I learned how to make bacon only a few years ago. I had been cooking bacon for a long time, but never doing it well until I learned how to do it in the oven.
Get out a rimmed baking sheet and line with foil. Then place a rack on the foil. Lay out the bacon flat and don’t let them overlap. I even try to keep each piece from touching, but sometimes I just run out of space so that rule is the first to go.
Then the tray goes into a 300* oven. Depending on the amount of bacon you are cooking this could take up to an hour and a half, so plan accordingly. I usually start this at 6:00am while the rest of the house is still sleeping.
To me, the temperature is important. I like cooking things low and slow. I feel the end product is better. It also affords you some flexibility. An extra five minutes won’t kill you using this method and will allow you more time to read another blog post at His and Hers Homesteading, for example.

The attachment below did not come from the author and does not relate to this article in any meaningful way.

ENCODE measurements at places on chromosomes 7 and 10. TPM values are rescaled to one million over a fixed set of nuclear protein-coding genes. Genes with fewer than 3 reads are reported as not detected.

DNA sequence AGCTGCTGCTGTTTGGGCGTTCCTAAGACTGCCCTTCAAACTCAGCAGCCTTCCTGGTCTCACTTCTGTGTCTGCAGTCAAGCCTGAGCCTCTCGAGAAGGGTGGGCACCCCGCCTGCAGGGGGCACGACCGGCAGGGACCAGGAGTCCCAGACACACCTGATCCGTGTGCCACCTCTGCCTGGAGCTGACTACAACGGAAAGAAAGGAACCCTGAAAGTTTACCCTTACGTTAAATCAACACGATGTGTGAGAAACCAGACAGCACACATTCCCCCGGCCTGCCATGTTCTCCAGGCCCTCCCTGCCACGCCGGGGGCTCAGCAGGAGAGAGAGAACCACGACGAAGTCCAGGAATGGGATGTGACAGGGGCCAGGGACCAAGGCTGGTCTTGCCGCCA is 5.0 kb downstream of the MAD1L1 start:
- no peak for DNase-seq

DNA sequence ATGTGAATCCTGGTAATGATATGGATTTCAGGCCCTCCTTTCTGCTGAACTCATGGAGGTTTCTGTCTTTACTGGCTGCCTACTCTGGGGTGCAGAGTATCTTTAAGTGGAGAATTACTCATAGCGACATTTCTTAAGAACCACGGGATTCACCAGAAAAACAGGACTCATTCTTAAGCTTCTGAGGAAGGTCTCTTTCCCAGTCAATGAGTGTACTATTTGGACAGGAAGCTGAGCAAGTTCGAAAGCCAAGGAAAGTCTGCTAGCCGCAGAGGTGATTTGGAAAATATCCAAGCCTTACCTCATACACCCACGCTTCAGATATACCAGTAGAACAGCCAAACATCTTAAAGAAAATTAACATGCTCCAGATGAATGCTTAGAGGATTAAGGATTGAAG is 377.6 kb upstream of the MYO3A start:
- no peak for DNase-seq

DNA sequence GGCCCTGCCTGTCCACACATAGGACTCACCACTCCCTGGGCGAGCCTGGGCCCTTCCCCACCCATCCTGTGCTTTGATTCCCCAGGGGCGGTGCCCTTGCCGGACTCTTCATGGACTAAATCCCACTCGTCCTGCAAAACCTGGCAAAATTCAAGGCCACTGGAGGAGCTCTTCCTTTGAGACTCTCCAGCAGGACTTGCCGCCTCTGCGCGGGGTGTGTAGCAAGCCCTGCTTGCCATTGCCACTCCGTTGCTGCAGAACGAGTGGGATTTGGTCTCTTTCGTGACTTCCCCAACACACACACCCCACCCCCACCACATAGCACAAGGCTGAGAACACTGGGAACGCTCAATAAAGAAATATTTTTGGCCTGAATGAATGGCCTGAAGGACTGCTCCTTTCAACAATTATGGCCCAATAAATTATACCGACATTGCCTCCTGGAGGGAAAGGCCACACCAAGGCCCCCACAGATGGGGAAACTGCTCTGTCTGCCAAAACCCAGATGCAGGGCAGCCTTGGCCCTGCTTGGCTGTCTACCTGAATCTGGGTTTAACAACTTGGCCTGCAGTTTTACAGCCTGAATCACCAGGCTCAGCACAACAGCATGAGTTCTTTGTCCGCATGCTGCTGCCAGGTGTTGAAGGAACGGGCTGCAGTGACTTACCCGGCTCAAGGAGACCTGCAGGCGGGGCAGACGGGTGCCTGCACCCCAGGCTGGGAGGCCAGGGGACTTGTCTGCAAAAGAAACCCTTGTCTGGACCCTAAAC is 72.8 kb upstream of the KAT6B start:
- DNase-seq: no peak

Courtney disagrees with all this. She would rather turn the temperature up and have her bacon sooner. My warnings of becoming part of our instant gratification society fall on deaf ears when the smell of bacon is in the air. I admit that there is not much difference in the final product at 350*. You’ll have to watch things much more closely, however. That bacon will sizzle and crisp up very quickly at the higher temperature. This is about the only thing that we can never seem to agree on, and we’re both dug in and holding the line.
I read recently about saving bacon grease and I’ve started my own collection. It is great for cooking and for seasoning your cast iron cookware. I collect the grease while it is still hot and runny in a glass bowl and put into the fridge once it cools a little.
What bacon is the best? Our all time favorite is Trader Joes Applewood Smoked bacon. A close second is the Niman Ranch bacon. Both taste great. Since relocating we are having to try new bacon brands and have yet to find one we love. Most of them are OK, but none compare to our favorites.